SPRING 2018 (and the importance of covered space)
I know the calendar says it's spring, but right now with the snow line hovering just above the fields, it's a little hard to believe! The greenhouse is over-flowing with little plants and we're still waiting for snow to melt off all the beds so we can start planting out our first field plantings of hardy annual flowers. Fortunately we have the benefit of our covered spaces to get us through the shoulder seasons- providing us with a warm, safe place to start our plants and get a jump start on the season.
In northern climates we have such a small window to make everything happen. As we wait for spring to arrive, the laundry list of things to do just keeps growing. It can feel like you're an olympic runner poised at the starting line- ready for the pistol to fire and the race to start. For us, having protected space (i.e a greenhouse, hoop house or caterpillar tunnel) is critical to helping us get ready to hit the ground running.
We have a greenhouse that we heat with a wood stove to start all our transplants, and while it's less than ideal it does the trick and don't know what we'd do without it. Heating with wood means we're out there before bed every night to get it stoked and then up before dawn to go feed it again while the coals are still hot (ok, I said "we", but really it's all Carl here!). By this time of year the entire 24 x 40 space is full of plants in various stages of maturity waiting their turn to go outdoors. In our zone 5 climate the greenhouse is a must for getting us to market early in the season with flowers to sell. The greenhouse allows us to have healthy plants ready to go in the ground and start growing once the weather is favourable.
Right now our high tunnel is full of overwintered anemones, ranunculus and tulips (pictured at the top) along with some spring planted corms and bulbs. The high tunnel, or hoop house is a permanent structure and although ours is not heated, it still warms up nicely even on a cloudy cold day and offers us, and the plants, a bit of refuge from the uninspiring weather we're currently experiencing. It also allows us to fall plant some of the more tender spring flowering bulbs and corms that wouldn't survive a winter if we just planted them outside. According to author and market-gardener, Elliot Coleman (my hero!), the protection of just a single layer of plastic on the high tunnel can allow you to gain a full hardness zone. Then if you add another layer, such as a row cover blanket over low hoops, you can jump up another zone. So, for us this can bring us from a zone 5b to a 7b. A tunnel is also a space where you can plant hardy bulbs like to tulips to flower earlier than they would if planted outside. Try tucking some spinach in there too in October and your feasting on fresh greens in late February. Yum.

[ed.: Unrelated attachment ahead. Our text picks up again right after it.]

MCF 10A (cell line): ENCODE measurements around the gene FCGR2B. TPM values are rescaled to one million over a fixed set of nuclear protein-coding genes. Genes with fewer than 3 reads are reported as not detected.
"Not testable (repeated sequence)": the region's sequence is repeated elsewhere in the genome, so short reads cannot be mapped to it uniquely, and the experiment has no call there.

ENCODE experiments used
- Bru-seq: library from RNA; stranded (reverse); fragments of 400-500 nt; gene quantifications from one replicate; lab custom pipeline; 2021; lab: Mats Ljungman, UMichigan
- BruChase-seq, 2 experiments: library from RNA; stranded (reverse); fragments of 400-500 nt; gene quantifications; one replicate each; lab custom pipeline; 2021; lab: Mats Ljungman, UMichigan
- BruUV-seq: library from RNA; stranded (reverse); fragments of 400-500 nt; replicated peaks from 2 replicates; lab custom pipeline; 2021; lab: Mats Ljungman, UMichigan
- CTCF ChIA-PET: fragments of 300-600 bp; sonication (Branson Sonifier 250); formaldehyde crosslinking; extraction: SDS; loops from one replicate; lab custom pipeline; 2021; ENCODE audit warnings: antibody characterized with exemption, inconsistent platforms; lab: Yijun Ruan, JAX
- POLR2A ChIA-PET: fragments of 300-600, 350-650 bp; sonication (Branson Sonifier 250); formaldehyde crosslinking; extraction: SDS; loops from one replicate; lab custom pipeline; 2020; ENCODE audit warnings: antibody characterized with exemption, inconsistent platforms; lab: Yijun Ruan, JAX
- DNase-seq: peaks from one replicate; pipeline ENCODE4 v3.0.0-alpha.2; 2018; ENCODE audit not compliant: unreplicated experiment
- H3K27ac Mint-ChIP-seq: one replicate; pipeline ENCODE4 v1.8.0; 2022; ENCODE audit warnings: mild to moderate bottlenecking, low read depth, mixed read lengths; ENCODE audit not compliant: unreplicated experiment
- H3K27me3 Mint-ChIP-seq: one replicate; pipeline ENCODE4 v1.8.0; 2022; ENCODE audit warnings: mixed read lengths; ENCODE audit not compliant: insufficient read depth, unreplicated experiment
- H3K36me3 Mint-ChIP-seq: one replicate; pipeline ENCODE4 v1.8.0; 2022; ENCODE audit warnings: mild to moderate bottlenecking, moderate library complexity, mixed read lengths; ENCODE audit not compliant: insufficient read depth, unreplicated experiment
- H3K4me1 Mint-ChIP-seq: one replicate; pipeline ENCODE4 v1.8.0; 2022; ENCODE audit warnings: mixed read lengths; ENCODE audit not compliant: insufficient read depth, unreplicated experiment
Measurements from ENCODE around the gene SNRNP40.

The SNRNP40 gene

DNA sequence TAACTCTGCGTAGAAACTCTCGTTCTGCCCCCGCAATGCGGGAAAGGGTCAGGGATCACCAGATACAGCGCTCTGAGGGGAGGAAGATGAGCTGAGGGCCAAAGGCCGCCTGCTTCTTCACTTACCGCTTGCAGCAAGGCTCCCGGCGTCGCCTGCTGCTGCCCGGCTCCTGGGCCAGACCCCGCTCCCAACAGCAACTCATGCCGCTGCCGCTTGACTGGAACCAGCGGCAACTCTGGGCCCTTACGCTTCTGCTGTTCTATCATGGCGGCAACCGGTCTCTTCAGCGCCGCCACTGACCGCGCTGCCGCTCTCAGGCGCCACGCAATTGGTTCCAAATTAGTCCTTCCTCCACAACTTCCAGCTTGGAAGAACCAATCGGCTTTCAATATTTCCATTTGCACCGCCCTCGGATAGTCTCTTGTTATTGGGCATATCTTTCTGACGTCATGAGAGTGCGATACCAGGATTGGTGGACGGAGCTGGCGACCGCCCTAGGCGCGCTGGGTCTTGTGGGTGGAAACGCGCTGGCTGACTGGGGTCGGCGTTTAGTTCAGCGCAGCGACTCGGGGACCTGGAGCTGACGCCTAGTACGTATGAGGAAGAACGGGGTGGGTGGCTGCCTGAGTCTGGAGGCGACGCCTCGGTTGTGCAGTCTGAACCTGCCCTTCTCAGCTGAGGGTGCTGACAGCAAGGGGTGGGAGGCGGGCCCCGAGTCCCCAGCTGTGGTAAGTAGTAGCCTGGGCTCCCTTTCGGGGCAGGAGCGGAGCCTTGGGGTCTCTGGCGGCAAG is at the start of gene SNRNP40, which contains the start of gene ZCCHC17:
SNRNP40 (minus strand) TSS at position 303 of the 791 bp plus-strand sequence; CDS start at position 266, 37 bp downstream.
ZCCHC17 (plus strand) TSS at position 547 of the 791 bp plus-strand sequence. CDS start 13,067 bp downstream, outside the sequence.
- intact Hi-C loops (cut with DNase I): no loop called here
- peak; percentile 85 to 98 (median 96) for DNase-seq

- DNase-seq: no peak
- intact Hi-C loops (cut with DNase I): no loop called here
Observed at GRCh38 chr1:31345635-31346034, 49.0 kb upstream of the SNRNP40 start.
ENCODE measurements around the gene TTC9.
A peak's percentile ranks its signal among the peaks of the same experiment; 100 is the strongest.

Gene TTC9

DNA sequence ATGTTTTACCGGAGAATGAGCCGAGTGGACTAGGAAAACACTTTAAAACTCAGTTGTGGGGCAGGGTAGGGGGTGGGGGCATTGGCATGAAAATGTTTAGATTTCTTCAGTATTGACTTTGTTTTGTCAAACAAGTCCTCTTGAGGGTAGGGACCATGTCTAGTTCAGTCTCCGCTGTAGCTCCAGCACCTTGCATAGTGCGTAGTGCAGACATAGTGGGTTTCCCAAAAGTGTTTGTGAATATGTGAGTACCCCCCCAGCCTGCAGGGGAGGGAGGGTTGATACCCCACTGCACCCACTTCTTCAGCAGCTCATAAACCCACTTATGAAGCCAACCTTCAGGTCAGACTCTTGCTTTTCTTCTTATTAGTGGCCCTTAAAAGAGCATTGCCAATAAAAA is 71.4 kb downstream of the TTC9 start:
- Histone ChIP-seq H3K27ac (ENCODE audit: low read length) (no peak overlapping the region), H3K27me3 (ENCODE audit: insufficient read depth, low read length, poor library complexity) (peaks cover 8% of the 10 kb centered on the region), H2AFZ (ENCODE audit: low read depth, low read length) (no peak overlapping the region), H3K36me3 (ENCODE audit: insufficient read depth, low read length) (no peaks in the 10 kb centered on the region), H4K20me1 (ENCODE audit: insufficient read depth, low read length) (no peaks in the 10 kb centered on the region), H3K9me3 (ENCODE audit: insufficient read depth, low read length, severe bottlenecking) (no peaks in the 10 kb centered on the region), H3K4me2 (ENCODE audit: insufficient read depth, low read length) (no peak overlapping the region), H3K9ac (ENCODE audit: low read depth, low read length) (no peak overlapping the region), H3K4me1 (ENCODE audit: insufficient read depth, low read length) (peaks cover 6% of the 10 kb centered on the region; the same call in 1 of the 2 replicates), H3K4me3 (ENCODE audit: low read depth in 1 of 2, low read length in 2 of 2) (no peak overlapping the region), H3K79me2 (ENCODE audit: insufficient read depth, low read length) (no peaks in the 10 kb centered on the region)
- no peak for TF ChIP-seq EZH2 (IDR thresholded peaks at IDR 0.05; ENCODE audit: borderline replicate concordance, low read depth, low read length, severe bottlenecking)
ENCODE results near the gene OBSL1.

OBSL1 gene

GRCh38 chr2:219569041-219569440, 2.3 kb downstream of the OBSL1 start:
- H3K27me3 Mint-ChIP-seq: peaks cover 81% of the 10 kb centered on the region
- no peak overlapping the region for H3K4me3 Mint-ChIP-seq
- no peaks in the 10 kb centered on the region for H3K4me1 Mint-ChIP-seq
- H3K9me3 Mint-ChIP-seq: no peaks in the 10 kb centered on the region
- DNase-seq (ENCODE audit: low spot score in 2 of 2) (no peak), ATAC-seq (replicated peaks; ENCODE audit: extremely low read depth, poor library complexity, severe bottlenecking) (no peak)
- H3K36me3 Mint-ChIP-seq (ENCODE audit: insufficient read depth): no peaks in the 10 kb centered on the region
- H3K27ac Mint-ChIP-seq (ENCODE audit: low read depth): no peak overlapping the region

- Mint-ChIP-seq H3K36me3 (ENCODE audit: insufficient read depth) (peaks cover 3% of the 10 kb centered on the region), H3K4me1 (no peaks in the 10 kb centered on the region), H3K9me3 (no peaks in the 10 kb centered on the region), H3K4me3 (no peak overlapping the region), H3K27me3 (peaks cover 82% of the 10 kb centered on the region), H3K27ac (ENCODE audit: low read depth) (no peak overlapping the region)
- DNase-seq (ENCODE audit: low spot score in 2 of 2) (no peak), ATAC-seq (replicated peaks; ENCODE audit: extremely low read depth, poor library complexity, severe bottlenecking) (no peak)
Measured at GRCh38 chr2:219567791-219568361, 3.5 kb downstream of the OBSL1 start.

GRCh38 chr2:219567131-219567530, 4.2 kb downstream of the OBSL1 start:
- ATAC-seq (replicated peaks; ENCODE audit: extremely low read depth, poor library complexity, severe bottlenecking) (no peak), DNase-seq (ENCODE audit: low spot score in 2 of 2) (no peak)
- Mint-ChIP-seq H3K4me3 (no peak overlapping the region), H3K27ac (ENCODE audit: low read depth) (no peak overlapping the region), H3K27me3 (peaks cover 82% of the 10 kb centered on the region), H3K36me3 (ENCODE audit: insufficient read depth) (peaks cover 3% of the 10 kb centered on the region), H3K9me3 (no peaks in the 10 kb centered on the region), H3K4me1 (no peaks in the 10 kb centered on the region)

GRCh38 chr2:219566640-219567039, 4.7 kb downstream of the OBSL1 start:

In addition to our greenhouse and unheated hoop house, we also make use of temporary "caterpillar tunnels". These structures can be easily erected in the spring to offer a little added protection to early hardy annuals like snapdragons, icelandic poppies and stocks- just to name a few. Last fall we decided to use heavy silage tarps to cover some of our beds where we would be setting up our tunnels in the spring. So, when April was approaching and we still had 6-8 inches of snow covering the ground, we knew we were going to need to give spring a little nudge. We took a chance and covered the still snowy area with another tarp and after a few sunny days and temps above zero, we were able to melt everything off and get our tunnel up (ok, to be honest, there was a little shovelling too). Because we had tarps under the snow the ground was dry and warm and we were able to plant immediately. Woo hoo! This meant we could start making room in the greenhouse and do our best to stay on track with our seeding and planting schedule.
We're so glad that we have all this protected space! It takes some serious thought, planning and investment of time and money, but in the end it's well worth it. We're still learning how to maximize the use of this space and figuring out what crops to plant to get the best yield and return. But I think that when it comes to farming you're always learning and fine-tuning. That part of what keeps things interesting around here!
Until next time,